In RTS Games, there’s going to be a lot of different units. To keep the game compelling, controlling each unit needs to feel unique and nuanced. Designing units around how they feel to the player and ensuring unit variation should be a priority in RTS games; else it will seem bland and fail to engage players.
Let’s pretend we’re making an RTS game that has four types of units: infantry, tanks, motorbikes and aircraft. They’ll certainly look different to each other, but how do we make them feel different? Each unit type should be assigned different properties that determine how players control them. Motorbikes would be fast but weak, and unable to reverse or turn on the spot. Infantry would be small and numerous, leaving them vulnerable to area of effect, while air units might need to re-arm from an airfield. Tanks are a generic unit, so they’re a bit trickier to make interesting. Unless… we make them hover tanks! This will allow them to traverse over water but have a slow acceleration and deceleration.
Then we should give our units additional utility; tanks could crush infantry, air units could have bonus sight range for scouting, infantry could capture structures, and motorbikes could be too fast for certain projectiles. You can see how they’re not just four random units types anymore; they are starting to develop their own personality. Controlling tanks would be about formations and targeting while controlling infantry is about avoiding explosives and dodging crushes and using motorbikes is about harassment and avoiding upfront engagements. When different unit types require different types of micro, it keeps the player on edge and makes an RTS game compelling. Company of Heroes is so fun to play because it varies from charging hordes of Conscripts, to cloaking sniper teams and flanking with tank destroyers.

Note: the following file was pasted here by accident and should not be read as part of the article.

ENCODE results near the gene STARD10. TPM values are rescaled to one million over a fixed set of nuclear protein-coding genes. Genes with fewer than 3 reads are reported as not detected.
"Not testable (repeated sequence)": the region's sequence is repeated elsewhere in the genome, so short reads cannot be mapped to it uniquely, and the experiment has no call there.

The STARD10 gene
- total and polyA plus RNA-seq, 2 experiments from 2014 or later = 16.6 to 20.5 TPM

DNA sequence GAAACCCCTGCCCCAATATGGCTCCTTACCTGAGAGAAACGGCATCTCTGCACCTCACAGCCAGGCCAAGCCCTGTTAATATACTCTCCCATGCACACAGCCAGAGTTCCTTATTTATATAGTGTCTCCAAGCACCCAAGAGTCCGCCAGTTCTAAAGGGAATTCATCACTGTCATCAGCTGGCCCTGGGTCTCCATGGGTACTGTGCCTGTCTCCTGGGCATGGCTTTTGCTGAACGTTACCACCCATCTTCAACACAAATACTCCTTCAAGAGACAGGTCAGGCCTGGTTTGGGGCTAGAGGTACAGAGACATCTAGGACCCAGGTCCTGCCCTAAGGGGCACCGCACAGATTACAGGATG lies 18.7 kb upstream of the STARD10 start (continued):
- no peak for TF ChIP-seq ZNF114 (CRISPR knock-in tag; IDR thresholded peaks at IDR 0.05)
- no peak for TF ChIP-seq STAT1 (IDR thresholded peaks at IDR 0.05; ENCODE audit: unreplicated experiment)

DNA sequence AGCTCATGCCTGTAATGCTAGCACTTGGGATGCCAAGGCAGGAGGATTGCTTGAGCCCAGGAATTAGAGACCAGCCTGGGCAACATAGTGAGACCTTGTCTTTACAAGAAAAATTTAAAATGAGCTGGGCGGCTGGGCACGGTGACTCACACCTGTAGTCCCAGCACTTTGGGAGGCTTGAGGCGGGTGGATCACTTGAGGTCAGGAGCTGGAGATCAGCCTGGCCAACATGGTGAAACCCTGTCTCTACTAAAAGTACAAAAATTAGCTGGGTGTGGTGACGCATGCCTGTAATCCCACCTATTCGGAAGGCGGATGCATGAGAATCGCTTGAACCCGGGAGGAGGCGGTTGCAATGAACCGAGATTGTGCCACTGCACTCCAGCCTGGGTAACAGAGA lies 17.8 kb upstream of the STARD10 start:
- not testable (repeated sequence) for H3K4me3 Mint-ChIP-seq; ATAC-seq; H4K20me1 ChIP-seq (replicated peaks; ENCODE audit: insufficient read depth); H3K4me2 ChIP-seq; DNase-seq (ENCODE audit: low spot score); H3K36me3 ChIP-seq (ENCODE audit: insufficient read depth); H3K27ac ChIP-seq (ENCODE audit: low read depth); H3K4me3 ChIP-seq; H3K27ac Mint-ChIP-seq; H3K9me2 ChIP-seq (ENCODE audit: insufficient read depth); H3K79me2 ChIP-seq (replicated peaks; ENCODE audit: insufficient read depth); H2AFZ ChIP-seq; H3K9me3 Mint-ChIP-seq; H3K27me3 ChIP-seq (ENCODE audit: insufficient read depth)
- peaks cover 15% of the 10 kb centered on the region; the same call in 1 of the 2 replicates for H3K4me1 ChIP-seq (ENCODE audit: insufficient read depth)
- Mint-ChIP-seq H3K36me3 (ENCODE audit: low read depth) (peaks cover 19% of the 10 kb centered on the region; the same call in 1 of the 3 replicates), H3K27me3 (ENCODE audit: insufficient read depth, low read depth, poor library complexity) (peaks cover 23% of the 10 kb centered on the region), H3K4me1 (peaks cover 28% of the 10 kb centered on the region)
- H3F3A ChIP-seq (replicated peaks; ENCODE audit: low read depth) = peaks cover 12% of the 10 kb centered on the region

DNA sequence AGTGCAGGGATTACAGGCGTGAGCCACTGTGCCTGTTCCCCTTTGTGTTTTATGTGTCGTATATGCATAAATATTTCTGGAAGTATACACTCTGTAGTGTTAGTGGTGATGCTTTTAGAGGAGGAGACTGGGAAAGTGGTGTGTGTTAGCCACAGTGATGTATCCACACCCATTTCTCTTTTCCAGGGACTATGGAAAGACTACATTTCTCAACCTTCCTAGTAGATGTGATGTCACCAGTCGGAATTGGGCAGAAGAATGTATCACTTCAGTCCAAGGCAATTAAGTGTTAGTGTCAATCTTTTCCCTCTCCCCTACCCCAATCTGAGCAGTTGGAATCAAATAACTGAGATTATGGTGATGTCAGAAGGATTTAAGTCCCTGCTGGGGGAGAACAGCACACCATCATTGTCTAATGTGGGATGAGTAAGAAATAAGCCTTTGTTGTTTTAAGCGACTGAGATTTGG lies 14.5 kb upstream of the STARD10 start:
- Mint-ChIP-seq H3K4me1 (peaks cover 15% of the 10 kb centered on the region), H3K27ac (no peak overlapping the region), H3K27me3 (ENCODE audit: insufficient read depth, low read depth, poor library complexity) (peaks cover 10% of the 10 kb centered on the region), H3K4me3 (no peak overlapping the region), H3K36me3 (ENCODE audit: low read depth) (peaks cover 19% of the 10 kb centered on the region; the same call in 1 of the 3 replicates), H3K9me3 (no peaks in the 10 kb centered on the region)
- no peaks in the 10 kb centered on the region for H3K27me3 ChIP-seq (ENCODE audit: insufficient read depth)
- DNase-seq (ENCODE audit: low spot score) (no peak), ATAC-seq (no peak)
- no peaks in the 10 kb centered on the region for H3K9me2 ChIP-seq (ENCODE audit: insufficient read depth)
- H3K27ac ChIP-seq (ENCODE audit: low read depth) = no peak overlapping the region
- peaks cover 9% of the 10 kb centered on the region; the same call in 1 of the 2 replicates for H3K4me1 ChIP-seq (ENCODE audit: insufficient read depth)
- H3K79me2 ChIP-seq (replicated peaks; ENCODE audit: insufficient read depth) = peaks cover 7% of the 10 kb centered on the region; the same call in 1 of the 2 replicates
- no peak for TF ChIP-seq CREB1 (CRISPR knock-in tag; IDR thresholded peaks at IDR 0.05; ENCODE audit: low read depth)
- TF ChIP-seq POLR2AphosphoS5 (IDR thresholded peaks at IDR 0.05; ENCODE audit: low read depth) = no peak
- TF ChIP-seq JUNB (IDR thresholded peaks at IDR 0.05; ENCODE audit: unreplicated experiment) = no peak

Once unit types are defined, individual units need to be distinguishable from each other. Since RTS games have multiple factions, there’s generally going to units that perform the same role or a similar function. Units can be distinguished in various ways such as quirks, abilities, additional utility, or just general modifications to the stats, so long as it works with the game mechanics to provide a different experience.
Zerglings feel so different to Zealots because Zerglings are about surrounding your opponents to prevent kiting, which works well with the pacing and the chokepoint centric map design of StarCraft. Riflemen and Volksgrenadiers are distinct because of their ranges of effectiveness, which becomes complex when it ties into Company of Heroes’ mechanics of cover and flanking. The mechanics of the game need to blend with the characteristics and quirks of the units. Weaker rear armour is an integral part of Company of Heroes, but it just isn’t appropriate for a Terran Seige Tank or Ultralisk, the scale and unit lethality found in StarCraft would make it redundant.
Micro techniques should be a reflection of the unit’s aesthetics; you would expect a Laser Tank to control differently than a Flame Tank. In Command and Conquer Generals, a Gatling Tank can attack the ground for a few seconds to “spin up” and increase its rate of fire. Does that make sense? Yeah, sure, it is armed with a Gatling cannon, after all. How about a grenade launcher speeding up its rate of fire over time, does that make sense? No, not really. Instead, the grenade launcher should have a powerful area of effect, but with a short fuse that can be dodged by the opponent. Intuitive design accelerates the learning curve by making these type of characteristics easier to identify and remember.
Additionally, micro techniques and abilities should be thematic to the faction they belong to, something that Generals does brilliantly. The Chinese Faction is all about overwhelming numbers and massive assaults, which is represented by the Battlemaster Tank being slow, but benefiting from Horde Bonus, which grants a rate of fire bonus when forming large groups. GLA is designed around mobility and sneaky tactics, so the Scorpion Tanks are suited for hit and run tactics when combining their powerful rocket that fires once every 5 seconds with their swiftness that allows them to disengage easily. Lastly, due to USA’s advanced technology, their Crusader Tanks can unlock various drones to provide support.
RTS games shouldn’t consist of just arbitrary rock-paper-scissors matchups, units should be brought to life and distinguished through detailed visual design, which helps identify and support the unique quirks, micro techniques and abilities. Micro is what makes units and factions feel different from each other, so it’s vital to prevent an RTS game from becoming repetitive and losing player interest.